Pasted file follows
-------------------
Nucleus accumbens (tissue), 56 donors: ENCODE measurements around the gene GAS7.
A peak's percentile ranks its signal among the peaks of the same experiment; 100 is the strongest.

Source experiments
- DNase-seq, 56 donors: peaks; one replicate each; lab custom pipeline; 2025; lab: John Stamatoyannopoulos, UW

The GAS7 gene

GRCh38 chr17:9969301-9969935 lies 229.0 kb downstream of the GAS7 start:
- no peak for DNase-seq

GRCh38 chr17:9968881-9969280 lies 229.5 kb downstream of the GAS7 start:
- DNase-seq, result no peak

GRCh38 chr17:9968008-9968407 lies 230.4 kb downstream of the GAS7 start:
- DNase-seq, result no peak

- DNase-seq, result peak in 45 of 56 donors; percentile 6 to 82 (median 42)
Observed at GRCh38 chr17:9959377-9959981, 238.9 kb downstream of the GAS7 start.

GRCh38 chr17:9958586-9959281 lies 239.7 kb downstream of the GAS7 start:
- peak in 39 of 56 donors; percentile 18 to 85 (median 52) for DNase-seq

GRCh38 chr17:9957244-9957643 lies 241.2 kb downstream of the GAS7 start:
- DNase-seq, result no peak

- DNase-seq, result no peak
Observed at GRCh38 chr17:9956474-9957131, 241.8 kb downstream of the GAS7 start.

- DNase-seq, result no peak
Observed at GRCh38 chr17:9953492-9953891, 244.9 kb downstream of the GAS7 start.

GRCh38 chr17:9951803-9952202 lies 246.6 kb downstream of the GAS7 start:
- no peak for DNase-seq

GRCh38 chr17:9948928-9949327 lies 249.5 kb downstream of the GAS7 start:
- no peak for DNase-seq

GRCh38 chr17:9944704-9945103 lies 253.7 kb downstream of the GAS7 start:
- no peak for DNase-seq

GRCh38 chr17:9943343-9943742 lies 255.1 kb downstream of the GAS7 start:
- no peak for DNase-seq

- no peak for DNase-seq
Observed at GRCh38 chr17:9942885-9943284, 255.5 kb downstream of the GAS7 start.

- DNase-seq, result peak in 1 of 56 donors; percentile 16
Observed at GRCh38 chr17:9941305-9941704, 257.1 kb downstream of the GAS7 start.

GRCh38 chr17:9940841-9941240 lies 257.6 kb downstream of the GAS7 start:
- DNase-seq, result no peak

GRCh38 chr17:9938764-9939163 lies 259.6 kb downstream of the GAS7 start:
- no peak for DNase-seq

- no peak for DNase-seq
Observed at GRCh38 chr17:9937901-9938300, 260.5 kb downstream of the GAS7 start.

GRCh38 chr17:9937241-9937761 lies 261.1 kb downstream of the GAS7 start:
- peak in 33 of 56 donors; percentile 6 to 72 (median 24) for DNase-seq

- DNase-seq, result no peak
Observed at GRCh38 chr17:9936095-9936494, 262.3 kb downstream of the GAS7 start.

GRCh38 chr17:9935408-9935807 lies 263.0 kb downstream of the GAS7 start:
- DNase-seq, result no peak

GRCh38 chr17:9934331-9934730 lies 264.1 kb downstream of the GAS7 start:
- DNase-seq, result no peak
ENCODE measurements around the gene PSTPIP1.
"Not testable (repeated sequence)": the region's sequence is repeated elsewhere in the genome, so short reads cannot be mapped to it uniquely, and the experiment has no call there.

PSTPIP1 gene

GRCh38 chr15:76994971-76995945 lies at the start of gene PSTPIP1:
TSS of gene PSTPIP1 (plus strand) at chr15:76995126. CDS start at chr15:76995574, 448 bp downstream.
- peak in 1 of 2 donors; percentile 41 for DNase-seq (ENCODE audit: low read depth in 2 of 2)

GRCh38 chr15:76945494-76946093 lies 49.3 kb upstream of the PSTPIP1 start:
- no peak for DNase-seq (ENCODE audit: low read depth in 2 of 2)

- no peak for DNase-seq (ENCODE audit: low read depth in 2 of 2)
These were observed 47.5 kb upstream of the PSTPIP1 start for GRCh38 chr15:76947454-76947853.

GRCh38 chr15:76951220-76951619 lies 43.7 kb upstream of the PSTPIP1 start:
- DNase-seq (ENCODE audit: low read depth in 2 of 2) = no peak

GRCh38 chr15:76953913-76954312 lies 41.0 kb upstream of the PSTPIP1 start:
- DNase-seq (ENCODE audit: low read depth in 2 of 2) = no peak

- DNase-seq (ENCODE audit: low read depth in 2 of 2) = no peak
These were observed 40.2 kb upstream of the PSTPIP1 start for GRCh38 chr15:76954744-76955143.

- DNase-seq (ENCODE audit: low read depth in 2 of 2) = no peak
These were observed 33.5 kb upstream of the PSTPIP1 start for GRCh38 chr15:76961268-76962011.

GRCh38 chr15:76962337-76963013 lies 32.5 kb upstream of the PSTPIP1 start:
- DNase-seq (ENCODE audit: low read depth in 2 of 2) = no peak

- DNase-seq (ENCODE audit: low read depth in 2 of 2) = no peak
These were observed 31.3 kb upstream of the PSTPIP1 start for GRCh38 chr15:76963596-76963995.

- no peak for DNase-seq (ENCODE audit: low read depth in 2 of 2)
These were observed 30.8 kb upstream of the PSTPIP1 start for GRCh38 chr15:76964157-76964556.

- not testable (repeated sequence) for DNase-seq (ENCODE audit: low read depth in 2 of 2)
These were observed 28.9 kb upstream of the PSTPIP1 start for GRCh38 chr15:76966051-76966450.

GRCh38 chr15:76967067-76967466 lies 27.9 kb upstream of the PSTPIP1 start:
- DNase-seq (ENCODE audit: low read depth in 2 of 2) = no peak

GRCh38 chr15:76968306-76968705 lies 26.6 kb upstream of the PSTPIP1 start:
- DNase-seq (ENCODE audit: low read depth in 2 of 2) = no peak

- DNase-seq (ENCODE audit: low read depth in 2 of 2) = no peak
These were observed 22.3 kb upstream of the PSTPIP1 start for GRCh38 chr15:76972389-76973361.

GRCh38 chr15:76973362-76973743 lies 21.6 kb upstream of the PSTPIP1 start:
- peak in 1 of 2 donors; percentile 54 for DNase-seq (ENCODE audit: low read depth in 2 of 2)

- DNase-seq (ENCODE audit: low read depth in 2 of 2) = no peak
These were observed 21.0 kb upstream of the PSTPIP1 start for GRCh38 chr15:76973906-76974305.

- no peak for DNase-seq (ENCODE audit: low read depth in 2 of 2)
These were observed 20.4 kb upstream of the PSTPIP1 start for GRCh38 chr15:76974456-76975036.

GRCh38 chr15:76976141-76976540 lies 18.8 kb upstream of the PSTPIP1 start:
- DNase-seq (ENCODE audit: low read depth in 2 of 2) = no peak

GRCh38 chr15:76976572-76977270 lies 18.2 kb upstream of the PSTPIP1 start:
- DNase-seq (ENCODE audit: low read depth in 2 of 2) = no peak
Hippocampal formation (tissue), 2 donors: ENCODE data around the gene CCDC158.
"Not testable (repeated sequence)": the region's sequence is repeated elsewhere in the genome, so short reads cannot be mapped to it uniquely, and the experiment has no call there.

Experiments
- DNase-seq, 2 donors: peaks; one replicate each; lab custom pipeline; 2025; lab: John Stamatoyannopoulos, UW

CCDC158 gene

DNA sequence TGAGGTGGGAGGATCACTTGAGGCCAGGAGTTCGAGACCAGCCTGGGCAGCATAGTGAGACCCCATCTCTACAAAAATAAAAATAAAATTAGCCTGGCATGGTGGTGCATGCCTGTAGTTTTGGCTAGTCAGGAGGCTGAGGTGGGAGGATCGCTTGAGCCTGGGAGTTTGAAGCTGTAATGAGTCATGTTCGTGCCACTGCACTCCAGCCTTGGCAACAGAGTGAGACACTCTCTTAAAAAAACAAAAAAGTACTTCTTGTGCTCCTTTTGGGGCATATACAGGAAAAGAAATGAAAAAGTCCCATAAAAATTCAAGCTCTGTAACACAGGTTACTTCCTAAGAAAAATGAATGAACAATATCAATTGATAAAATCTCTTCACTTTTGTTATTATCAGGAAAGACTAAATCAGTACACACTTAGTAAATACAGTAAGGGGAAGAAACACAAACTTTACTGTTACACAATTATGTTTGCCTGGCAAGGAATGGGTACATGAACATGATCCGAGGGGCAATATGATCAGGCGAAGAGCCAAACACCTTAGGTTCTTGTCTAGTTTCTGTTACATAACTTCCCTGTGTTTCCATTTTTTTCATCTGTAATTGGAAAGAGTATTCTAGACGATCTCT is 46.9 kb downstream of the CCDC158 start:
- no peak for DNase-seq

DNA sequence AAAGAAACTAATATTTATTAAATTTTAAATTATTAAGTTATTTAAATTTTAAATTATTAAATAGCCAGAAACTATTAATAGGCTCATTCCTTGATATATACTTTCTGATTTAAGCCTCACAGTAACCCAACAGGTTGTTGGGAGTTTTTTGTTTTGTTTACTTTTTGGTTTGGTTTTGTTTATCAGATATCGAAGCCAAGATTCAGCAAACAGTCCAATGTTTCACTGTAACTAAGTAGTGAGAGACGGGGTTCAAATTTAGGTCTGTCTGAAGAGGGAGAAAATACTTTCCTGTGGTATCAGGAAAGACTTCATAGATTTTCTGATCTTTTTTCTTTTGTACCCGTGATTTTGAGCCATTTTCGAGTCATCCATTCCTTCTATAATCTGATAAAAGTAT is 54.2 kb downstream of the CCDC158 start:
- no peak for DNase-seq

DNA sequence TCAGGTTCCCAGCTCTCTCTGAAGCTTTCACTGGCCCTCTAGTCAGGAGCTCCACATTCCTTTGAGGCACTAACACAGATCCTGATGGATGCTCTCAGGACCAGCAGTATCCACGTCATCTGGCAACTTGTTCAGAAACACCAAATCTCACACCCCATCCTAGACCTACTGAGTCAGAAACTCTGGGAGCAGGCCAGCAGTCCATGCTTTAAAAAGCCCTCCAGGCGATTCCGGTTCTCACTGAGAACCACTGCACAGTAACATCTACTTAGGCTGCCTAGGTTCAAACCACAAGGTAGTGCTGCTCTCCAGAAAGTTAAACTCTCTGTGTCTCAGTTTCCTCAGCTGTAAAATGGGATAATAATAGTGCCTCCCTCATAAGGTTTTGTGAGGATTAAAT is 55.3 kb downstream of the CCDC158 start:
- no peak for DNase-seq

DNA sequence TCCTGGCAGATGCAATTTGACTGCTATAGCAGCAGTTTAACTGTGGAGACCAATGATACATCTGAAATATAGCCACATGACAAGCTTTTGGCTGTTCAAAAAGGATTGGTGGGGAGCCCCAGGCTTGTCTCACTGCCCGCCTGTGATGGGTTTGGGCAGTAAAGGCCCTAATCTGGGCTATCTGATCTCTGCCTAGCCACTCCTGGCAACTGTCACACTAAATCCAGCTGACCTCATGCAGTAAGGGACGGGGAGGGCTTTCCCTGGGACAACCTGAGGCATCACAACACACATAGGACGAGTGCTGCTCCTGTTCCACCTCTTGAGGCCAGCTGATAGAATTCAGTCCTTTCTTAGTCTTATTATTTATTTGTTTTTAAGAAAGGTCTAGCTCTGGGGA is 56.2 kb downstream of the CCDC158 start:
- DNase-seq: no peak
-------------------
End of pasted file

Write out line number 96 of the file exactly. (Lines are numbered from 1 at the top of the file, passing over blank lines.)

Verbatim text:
- no peak for DNase-seq